Depending on whether you're a glass-half-full kind of person or a negative nellie, it's possible to look at the Orioles position in this year's amatuer draft as a blessing or a curse.
The Orioles are not picking in the top five for a change, which is both, considering it means they are now blessed with a good team that has accomplished something for the first time in forever and it also means that they are way down in the pecking order (or is that picking order) in this year's relatively soft draft.
News alert: The really good teams pick late in the draft every June and they still seem to remain competitive year after year, and I'm not just talking about the megabucks Yankees, though they are actually a pretty good example in spite of their profligate spending. They have dumped billions over the years on high-priced players, but they also have developed some terrific players while drafting in the bottom 10 just about every year.
There are better examples, however, like the St. Louis Cardinals and Los Angeles Angels. They have created solid draft strategies that aren't always position-specific. They pick players based on both need and talent, and they have been very successful doing that over a lengthy period of success.
There's no reason the Orioles can't do the same, considering they now seem to have a front office willing to play the player development and acquisition game on a lot of intelligent levels.
That's why it may be fun to speculate on what kind of player they should gamble on with their first pick Thursday night, as it is a gamble no matter how highly touted a young player may be, but it kind of misses the point.
If there is a high school catcher out there that is the best athlete available, then the Orioles have every reason to deepen themselves at that position, but it isn't necessary. Matt Wieters is going to be the starting catcher for the foreseeable future and, let's be honest, backup catchers aren't exactly difficult to find in a pinch. It's not like the Orioles are likely to move Wieters to first base any time soon.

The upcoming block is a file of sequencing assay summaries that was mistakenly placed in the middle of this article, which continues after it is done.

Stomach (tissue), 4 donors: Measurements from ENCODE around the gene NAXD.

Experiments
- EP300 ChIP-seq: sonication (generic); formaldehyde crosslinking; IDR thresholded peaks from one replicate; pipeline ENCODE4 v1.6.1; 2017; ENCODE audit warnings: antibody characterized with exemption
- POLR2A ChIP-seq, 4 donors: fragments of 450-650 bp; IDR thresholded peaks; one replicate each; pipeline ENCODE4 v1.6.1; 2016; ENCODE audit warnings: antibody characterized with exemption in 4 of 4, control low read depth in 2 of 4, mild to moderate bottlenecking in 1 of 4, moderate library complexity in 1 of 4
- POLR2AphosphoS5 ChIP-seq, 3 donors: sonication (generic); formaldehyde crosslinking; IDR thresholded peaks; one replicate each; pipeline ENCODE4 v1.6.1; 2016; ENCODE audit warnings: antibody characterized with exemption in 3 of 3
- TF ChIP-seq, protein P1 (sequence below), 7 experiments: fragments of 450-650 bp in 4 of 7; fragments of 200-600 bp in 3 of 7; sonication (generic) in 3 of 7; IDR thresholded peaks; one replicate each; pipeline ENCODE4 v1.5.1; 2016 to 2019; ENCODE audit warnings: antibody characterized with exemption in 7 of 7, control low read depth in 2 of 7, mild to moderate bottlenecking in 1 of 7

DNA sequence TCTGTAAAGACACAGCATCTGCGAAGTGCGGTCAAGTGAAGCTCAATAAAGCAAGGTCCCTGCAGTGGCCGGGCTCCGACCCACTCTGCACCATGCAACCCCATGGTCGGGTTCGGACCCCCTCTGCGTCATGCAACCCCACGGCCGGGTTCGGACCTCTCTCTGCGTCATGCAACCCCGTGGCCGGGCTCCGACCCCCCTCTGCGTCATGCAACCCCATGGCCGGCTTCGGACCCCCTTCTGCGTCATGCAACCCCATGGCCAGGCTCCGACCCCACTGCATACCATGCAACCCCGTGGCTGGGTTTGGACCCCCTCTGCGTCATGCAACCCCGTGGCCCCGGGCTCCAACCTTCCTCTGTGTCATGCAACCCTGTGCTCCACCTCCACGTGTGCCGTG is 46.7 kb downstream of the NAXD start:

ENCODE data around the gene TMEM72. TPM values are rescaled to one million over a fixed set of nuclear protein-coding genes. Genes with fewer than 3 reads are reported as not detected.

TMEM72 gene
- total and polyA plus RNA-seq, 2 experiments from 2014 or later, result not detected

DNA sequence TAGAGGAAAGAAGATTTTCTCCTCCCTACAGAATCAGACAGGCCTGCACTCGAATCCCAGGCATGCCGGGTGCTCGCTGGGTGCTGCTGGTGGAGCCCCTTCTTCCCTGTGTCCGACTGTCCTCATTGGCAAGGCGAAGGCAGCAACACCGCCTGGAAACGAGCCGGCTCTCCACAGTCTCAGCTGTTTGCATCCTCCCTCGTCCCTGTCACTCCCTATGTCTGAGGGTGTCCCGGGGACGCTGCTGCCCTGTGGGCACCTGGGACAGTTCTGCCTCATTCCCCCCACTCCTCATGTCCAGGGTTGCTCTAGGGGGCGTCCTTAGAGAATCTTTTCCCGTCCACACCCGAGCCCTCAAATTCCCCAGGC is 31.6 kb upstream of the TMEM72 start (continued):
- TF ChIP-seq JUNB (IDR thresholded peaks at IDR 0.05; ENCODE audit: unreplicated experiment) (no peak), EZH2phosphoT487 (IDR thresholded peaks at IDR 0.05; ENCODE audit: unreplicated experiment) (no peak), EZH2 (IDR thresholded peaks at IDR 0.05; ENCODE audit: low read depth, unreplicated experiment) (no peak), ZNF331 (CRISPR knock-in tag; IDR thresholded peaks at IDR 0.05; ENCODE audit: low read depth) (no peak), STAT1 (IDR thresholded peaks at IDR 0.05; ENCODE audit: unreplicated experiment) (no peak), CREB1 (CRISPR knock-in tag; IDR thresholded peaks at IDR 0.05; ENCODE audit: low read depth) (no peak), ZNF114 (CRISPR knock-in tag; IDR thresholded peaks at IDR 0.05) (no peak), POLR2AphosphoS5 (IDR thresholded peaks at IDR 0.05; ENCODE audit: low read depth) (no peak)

Sure, it would be nice to have one coming up through the system who is three or four years away just in case, but because there are no sure bets, it probably makes as much sense to take the most promising player regardless of position and develop him in case you need to create a package to acquire a quality catcher if that need arises prematurely.
The Orioles have been criticized for their obsession with early-round pitchers, but there was nothing wrong with that approach. There were plenty of times when there was something wrong with the execution of it, and the Orioles' recent history is littered with promising young arms that turned out to not be so promising, but that was then. We could name a dozen or so of them here, but why ruin breakfast.
Former baseball operations chief Andy MacPhail was a big proponent of the "grow the arms, buy the bats" theory, which fell into disrepair because of some of those busts and because it took MacPhail's program longer than expected to reach fruition. But it was a logical approach under the conditions present when MacPhail took over the club.
There were some bad picks, but MacPhail had a lot to do with stocking the team that currently is so exciting and competitive. He was ripped by frustrated fans for not spending giant dollars on superstar hitters, but he "bought" several of the big bats in the current Orioles lineup. He gave up relatively little in trades that brought in Adam Jones, Chris Davis and J.J. Hardy. Guess everybody just took him too literally on the "buy" part of his approach, but Dan Duquette will be the first to pay tribute to the MacPhail era for his ability to deliver quickly on the a promise to transform the Orioles into a winning team after 14 straight losing seasons.
If the Orioles decided to stockpile another group of young arms, that would be great if they manage to pick the right ones. If they like a catcher or a think they can find the next Manny Machado with that late pick, that makes sense, too.
What the Orioles need to do is go with the basic draft approach that most good teams employ across the spectrum of professional sports: Take the best players available and make them fit into the program.
It's really not that complicated.
Read more from columnist Peter Schmuck on his blog, "The Schmuck Stops Here" at baltimoresun.com/schmuckblog and listen when he co-hosts "The Week in Review" at noon Fridays on WBAL (1090 AM) and at wbal.com.